Adult Child Loses Claim for Reasonable Financial Provision
Adult child loses claim for reasonable financial provision against her late father’s estate
If you are the child of someone who has died and you feel they did not make reasonable financial provision for you in their Will (or in the case of intestacy), you may be able to make a claim against their estate. You can do this under The Inheritance (Provision for Family and Dependants) Act 1975 (“the Act”).
Under Section 3 of the Act, the court will consider a variety of factors when determining whether or not reasonable financial provision has been made: the financial resources and needs of the applicant, any other applicant, and the beneficiaries; any obligations and responsibilities of the deceased towards any applicant and any beneficiary; the size and nature of the estate; any physical or mental disability of any applicant or beneficiary; or any other matter, including conduct, which the court may consider relevant.
The recent case of Wellesley v Wellesley & Ors  EWHC 11 (Ch) is an interesting example of how the factors are considered in claims made under the Act. Lady Tara Wellesley, the estranged daughter of the seventh Earl Cowley, had not seen her father for 26 years when he died in 2016. Although his estate was worth £1.3 million, he left the majority of his estate to his son Graham, provided an income for his fourth wife, Dowager Countess Carola, and divided the remainder between his young step-daughters, Heidi Iratcabal, Hillary Ryan, Sarah Mosier and Johanna Wellesley.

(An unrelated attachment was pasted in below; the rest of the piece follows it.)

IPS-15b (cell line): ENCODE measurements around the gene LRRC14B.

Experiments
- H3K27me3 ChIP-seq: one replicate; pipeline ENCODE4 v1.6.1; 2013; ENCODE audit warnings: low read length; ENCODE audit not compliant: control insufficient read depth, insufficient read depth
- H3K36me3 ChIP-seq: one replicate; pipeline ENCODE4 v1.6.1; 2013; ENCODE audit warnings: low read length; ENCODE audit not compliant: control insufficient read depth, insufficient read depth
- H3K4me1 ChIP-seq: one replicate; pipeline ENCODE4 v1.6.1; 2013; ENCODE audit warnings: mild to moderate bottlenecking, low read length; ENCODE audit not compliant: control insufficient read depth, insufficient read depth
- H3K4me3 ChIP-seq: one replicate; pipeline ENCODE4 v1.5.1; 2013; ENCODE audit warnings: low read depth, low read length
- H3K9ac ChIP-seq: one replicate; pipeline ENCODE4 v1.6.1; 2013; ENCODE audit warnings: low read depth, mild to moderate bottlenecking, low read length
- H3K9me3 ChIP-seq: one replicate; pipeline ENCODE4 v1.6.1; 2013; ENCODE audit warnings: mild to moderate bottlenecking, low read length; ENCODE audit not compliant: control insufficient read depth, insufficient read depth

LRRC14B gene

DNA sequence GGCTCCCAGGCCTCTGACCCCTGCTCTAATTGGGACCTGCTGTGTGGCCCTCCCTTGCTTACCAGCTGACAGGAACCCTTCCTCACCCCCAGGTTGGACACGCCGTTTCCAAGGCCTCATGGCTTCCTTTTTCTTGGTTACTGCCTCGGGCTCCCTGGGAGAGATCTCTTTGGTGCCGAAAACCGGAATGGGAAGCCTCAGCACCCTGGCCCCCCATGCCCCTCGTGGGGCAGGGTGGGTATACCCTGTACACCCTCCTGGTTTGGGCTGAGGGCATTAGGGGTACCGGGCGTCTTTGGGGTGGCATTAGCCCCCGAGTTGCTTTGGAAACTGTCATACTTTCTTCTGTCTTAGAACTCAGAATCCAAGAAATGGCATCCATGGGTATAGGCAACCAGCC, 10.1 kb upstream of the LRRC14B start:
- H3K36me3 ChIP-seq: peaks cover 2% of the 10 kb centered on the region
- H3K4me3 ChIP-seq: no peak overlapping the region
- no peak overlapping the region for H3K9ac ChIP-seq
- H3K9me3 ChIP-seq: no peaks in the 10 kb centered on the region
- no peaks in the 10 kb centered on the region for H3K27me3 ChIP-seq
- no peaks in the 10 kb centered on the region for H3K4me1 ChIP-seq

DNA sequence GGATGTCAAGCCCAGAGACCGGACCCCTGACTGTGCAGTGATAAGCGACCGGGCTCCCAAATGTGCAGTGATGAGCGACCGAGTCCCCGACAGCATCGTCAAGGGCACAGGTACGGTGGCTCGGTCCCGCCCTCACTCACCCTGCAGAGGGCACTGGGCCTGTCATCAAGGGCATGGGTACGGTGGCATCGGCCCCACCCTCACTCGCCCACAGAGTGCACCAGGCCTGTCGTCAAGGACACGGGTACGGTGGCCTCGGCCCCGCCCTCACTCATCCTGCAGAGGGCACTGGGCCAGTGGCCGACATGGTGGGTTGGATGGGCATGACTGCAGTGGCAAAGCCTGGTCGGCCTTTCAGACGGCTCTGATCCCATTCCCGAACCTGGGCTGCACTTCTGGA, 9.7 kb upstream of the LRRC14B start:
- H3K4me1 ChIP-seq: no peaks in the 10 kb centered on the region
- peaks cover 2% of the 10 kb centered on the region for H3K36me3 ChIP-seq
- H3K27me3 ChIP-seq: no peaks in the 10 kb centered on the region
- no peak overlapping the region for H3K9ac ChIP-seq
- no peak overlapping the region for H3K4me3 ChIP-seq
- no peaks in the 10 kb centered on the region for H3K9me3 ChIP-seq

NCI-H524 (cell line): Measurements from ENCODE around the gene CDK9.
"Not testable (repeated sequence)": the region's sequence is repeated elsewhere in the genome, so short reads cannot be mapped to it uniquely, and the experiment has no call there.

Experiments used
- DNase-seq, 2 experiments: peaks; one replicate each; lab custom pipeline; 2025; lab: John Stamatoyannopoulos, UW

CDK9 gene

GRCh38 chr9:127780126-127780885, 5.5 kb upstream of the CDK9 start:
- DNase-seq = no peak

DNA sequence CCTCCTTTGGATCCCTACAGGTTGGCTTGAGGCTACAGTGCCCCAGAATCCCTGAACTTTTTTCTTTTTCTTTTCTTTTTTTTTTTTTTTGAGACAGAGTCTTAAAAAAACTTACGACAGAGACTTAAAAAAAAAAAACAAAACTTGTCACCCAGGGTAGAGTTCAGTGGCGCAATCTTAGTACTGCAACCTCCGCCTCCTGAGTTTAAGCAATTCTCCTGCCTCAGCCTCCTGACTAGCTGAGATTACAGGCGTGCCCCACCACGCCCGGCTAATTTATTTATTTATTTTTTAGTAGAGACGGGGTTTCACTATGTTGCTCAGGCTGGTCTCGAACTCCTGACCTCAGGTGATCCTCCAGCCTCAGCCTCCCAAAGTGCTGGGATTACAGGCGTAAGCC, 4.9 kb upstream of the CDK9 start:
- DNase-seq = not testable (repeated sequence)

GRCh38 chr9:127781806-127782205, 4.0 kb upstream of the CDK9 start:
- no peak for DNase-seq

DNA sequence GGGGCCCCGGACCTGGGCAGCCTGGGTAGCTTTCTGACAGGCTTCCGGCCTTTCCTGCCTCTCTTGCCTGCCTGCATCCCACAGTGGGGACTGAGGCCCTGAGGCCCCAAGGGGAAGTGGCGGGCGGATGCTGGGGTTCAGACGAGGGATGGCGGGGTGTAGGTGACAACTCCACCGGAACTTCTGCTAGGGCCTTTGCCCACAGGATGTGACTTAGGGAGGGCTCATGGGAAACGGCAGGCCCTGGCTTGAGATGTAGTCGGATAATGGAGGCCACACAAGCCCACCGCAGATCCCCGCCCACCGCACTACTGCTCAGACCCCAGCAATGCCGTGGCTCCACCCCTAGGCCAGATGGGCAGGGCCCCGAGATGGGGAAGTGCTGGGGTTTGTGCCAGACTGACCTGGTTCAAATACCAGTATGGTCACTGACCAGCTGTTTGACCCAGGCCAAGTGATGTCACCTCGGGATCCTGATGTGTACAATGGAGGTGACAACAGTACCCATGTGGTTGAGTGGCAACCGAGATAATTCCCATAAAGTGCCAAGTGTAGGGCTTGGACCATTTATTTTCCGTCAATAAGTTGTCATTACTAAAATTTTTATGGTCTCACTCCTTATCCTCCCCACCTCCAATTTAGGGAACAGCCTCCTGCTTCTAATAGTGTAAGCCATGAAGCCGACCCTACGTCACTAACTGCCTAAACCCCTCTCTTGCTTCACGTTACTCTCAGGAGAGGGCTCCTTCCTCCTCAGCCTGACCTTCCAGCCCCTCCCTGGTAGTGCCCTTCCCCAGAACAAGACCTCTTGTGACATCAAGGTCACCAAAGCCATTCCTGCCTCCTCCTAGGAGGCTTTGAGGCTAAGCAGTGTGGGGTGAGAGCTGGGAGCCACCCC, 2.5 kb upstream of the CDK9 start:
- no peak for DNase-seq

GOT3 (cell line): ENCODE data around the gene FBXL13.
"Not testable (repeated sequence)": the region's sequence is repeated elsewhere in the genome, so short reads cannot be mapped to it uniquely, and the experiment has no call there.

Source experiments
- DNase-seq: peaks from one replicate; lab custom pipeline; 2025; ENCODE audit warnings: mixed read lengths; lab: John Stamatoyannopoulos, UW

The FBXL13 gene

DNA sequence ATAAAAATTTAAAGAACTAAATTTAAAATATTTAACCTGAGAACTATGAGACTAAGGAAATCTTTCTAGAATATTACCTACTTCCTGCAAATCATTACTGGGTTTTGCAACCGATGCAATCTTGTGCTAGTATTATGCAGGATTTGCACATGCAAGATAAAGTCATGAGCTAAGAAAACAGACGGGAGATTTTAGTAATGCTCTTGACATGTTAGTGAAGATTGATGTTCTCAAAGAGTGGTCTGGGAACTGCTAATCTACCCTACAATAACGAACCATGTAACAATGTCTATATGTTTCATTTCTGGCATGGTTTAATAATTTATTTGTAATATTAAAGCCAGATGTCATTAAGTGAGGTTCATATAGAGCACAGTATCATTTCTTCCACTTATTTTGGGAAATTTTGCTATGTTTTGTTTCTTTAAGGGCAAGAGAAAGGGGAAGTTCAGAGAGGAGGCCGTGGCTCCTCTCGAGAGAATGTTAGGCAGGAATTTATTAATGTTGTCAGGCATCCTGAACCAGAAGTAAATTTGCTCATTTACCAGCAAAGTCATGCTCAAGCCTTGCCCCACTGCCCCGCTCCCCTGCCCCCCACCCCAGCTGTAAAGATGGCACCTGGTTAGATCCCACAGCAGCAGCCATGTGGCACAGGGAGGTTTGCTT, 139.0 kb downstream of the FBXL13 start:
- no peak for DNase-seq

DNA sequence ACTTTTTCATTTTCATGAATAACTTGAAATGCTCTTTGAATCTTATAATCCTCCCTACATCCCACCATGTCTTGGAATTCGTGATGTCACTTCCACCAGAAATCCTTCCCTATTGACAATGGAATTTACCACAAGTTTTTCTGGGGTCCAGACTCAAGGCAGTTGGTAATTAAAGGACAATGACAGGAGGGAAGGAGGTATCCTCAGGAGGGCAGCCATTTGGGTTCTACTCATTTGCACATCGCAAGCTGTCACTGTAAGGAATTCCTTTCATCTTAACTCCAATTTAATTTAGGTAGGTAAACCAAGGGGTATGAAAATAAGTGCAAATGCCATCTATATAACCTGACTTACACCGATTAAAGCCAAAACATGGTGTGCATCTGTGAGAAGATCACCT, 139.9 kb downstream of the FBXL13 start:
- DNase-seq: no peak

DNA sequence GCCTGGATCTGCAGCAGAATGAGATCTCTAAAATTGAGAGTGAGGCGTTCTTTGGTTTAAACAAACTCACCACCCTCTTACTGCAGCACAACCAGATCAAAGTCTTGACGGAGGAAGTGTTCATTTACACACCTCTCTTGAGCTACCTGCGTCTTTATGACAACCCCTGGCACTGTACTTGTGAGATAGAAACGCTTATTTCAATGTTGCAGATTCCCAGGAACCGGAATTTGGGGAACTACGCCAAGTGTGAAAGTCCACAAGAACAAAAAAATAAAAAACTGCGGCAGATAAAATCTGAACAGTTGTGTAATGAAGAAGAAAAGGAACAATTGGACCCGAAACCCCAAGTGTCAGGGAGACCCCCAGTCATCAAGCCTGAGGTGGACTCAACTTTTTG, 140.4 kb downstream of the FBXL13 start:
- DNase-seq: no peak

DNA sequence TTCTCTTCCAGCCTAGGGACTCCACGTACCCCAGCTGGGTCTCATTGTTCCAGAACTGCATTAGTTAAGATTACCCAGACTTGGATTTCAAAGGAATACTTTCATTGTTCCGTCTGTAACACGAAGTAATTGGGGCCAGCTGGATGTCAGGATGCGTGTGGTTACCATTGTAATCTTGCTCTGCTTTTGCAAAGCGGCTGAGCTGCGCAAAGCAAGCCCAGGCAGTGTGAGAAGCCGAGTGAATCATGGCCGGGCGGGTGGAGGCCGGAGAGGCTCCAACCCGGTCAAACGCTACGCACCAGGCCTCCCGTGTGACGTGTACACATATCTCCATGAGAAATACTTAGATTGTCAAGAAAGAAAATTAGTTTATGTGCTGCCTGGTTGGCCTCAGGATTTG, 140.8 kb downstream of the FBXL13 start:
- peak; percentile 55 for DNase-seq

Lady Tara inherited just £20,000 and as a result made a claim against her father’s estate under the Act so that she could buy her council house and begin a career in the art world. Lady Tara volunteers at the Tate and for a charity but said her ADHD prevents her from working as it makes her timekeeping poor and she has had to claim benefits. Her claim was based on the fact that she was forced out of her family by her father’s second wife when she was young. Lady Tara also raised two public policy arguments; which were both dismissed. She claimed that there was a breach of the Human Rights Act 1998 and that there should be a public policy of private means replacing state benefits. Unfortunately for Lady Tara, Judge John Linwood found that she could support herself financially and she was solely at fault for the estrangement due to her “disruptive behaviour” and lifestyle of “drink, drugs and bohemia”.
This case demonstrates that claims by adult children under the Act are unlikely to succeed especially if they did not live at home and were not financially dependent on their parent. However, each decision is fact-specific and will also depend on the child’s conduct towards their parent. You should think very carefully when making your Will if you decide not to provide for one of your children and it is helpful for potential future claims if you write a letter explaining the reasons for your decision.
To discuss any of the issues raised above, please contact a member of the Private Client team on 01384 410410.